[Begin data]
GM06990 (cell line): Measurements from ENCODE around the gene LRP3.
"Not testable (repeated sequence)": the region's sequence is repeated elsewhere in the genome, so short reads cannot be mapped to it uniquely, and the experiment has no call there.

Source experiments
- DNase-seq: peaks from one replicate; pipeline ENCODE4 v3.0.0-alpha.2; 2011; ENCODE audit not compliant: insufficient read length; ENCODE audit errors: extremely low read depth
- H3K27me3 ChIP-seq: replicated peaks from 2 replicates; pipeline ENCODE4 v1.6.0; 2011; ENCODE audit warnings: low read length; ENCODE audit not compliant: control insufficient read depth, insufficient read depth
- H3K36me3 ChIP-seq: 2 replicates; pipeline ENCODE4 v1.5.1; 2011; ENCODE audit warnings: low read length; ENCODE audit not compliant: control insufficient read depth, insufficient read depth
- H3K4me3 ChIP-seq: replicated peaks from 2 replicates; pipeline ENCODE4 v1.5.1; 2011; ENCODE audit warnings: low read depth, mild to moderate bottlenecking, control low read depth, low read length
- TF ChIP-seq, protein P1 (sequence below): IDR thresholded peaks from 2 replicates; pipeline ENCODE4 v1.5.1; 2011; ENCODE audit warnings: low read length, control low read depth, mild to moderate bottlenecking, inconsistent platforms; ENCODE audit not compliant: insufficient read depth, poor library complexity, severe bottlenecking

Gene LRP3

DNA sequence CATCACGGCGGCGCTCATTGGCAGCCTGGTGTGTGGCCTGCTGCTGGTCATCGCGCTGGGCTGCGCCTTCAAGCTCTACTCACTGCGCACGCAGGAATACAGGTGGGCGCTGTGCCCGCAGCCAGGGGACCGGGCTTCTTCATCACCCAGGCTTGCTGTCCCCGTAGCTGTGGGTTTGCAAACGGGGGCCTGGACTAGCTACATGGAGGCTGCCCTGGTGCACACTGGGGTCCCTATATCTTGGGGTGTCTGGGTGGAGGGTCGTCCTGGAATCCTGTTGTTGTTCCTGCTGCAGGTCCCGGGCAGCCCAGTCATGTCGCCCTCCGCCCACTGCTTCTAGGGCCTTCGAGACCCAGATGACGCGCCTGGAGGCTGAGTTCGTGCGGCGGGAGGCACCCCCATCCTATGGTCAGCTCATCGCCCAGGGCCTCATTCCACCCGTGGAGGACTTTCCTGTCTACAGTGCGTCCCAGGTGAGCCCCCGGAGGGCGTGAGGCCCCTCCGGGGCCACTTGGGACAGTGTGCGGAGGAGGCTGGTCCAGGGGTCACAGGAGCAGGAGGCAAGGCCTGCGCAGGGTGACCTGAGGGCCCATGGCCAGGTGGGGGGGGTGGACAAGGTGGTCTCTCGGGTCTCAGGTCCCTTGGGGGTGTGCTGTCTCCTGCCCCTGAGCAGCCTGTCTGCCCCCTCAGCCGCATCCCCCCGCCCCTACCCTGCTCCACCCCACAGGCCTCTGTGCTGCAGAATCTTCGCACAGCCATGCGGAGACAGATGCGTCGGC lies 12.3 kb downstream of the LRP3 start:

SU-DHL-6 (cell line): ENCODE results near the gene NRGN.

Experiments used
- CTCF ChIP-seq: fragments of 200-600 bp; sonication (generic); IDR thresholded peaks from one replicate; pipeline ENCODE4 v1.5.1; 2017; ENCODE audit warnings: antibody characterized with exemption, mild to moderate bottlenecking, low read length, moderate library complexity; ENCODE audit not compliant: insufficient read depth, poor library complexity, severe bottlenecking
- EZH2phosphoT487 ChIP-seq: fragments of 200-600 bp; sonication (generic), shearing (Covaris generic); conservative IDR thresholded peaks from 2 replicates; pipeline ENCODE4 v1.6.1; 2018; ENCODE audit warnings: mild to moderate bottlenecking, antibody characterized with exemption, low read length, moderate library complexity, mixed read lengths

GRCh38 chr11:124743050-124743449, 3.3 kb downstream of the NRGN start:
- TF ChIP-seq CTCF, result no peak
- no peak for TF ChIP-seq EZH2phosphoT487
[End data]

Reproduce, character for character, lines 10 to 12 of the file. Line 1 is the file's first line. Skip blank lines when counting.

DNA sequence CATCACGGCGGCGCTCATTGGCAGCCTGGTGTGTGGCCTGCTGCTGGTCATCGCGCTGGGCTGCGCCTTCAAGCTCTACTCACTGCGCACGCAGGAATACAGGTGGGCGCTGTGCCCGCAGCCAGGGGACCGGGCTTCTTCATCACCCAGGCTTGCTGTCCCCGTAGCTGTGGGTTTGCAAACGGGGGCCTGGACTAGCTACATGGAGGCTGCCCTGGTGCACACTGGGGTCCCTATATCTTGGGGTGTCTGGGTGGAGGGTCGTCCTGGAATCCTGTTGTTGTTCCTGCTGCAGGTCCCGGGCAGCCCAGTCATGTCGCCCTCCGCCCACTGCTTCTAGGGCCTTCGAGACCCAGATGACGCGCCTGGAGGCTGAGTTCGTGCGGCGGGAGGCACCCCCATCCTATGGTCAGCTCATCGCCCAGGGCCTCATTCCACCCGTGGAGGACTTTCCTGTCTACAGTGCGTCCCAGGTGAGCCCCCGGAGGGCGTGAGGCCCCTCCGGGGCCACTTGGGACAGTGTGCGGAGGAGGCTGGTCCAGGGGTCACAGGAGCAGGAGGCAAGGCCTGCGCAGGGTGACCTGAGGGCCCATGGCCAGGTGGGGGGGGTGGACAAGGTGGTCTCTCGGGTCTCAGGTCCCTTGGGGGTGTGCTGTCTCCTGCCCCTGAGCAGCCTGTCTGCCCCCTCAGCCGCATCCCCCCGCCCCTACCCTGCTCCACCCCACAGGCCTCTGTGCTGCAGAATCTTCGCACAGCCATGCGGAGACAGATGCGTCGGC lies 12.3 kb downstream of the LRP3 start:

SU-DHL-6 (cell line): ENCODE results near the gene NRGN.

Experiments used